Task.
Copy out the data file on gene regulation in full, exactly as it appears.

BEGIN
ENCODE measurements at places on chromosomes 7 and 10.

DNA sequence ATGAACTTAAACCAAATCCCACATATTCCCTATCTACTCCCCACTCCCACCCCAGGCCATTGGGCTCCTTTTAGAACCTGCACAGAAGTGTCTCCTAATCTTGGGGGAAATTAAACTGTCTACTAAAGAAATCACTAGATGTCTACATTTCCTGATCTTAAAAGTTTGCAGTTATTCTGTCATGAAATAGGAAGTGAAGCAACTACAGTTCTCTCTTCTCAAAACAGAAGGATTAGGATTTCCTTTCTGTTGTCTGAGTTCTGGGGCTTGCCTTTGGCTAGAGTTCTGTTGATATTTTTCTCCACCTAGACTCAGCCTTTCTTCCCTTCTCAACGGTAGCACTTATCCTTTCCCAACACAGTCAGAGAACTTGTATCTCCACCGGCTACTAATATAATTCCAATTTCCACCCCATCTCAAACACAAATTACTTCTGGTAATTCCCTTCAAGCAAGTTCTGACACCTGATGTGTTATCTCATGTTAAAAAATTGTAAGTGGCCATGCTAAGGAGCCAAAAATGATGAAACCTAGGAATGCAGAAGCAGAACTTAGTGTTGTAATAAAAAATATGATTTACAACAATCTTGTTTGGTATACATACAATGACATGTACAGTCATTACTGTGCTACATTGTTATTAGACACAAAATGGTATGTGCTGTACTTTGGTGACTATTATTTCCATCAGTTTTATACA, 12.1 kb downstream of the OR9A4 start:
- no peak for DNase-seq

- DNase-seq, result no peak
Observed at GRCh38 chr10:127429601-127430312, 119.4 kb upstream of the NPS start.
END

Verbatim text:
ENCODE measurements at places on chromosomes 7 and 10.

DNA sequence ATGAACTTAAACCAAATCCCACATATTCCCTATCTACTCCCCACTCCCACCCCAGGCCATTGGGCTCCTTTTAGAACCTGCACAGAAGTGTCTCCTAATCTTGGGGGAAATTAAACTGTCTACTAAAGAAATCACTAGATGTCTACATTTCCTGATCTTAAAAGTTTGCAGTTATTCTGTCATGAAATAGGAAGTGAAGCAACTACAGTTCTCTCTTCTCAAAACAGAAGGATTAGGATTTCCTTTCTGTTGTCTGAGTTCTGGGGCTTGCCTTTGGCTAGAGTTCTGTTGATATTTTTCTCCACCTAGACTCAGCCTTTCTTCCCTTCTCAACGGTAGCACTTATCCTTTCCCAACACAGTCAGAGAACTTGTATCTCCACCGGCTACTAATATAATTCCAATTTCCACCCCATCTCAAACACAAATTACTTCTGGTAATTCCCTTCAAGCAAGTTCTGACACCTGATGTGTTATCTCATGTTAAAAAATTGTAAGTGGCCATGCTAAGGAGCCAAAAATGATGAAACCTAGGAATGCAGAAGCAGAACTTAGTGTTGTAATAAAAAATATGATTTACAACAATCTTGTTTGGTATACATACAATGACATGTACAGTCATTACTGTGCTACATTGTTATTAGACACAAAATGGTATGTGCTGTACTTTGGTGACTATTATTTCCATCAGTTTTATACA, 12.1 kb downstream of the OR9A4 start:
- no peak for DNase-seq

- DNase-seq, result no peak
Observed at GRCh38 chr10:127429601-127430312, 119.4 kb upstream of the NPS start.